Just look at this life: the insolence and idleness of the strong, the ignorance and brutishness of the weak, impossible poverty all around us, overcrowding, degeneracy, lies . . . Yet in all the houses and streets, it’s quiet, peaceful; of the fifty thousand people who live in town there is not one who would cry out or become loudly indignant. We see those who go to the market to buy food, eat during the day, sleep during the night, who talk their nonsense, get married, grow old, complacently drag their dead to the cemetery; but we don’t see or hear those who suffer and the horrors of life go on somewhere behind the scenes. Everything is quiet, peaceful and only mute statistics protest: so many gone mad, so many buckets (of vodka) drunk, so many children dead of malnutrition . . . And this order is obviously necessary; obviously the happy man feels good only because the unhappy bear their burden silently and without that silence happiness would be impossible. . .
At the door of every contented happy man someone should stand with a little hammer, constantly tapping, to remind him that unhappy people exist, that however happy he may be, sooner or later life will show him its claws, some calamity will befall him – illness, poverty, loss – and nobody will hear or see, just as he doesn’t hear or see others, now. But there is nobody with a little hammer, the happy man lives on, and the petty cares of life stir him only slightly as the wind stirs and aspen – and everything is fine. . .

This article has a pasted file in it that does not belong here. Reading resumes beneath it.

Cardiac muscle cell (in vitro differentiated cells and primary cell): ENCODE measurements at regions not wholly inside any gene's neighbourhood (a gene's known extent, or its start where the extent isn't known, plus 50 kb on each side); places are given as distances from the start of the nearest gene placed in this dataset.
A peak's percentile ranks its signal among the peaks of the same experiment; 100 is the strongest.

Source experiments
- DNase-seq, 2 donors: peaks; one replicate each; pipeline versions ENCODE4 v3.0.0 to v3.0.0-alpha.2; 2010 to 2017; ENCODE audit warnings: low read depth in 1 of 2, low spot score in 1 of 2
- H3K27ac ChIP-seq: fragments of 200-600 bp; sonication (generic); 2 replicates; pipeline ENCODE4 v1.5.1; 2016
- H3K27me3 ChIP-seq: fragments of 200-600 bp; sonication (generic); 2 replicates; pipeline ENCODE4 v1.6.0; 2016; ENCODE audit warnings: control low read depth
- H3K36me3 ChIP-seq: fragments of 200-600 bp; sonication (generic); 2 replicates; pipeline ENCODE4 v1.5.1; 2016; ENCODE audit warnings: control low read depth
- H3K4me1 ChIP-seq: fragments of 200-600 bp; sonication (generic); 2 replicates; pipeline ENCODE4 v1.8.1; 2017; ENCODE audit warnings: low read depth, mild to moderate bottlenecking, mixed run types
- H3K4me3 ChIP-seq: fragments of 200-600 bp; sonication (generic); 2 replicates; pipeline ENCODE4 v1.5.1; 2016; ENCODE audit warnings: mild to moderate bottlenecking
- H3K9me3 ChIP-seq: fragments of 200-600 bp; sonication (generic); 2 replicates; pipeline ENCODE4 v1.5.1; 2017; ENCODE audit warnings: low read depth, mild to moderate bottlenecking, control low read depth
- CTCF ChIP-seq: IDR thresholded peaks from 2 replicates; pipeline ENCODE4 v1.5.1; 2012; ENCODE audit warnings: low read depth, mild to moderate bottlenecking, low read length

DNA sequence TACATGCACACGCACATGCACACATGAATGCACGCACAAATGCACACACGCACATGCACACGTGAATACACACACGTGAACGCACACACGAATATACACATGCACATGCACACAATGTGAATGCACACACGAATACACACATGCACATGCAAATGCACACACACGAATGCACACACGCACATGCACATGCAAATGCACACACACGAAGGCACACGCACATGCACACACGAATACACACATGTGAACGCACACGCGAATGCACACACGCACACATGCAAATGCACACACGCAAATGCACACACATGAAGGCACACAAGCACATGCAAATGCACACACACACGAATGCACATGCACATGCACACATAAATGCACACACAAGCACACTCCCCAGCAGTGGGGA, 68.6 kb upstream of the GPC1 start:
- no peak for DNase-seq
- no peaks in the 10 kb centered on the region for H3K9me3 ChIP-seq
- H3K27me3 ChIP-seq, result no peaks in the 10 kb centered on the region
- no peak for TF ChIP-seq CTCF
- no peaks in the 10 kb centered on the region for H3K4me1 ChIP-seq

Wait in the name of what, I ask you? In the name of what considerations? They tell me that it can’t be done all at once, that every idea is realized gradually, in due time. But who says that? Where are the proofs that it is so? You refer to the natural order of things, to the lawfulness of phenomena, but there is order and lawfulness in the fact that I, a living and thinking man, must stand in a ditch and wait until it gets over grown or silted up, when I could perhaps jump over it or build a bridge across it? And again, wait in the name of what? Wait, when you haven’t the strength to live and yet you must live and want to live! . . .
. . . don’t settle in, don’t let yourself fall asleep! As long as you’re young, strong, energetic, don’t weary of doing good! There is no happiness and there shouldn’t be, and if there is any meaning and purpose in life, then that meaning and purpose are not at all in our happiness, but in something intelligent and great. Do good!
Excerpts from Gooseberries 1898
Chekhov wrote these words less than two decades before the Revolution of 1917 that changed Russia - and the whole world - forever and only 7 years before the Revolution of 1905 which began a period of reform which was - as always - too little, too late...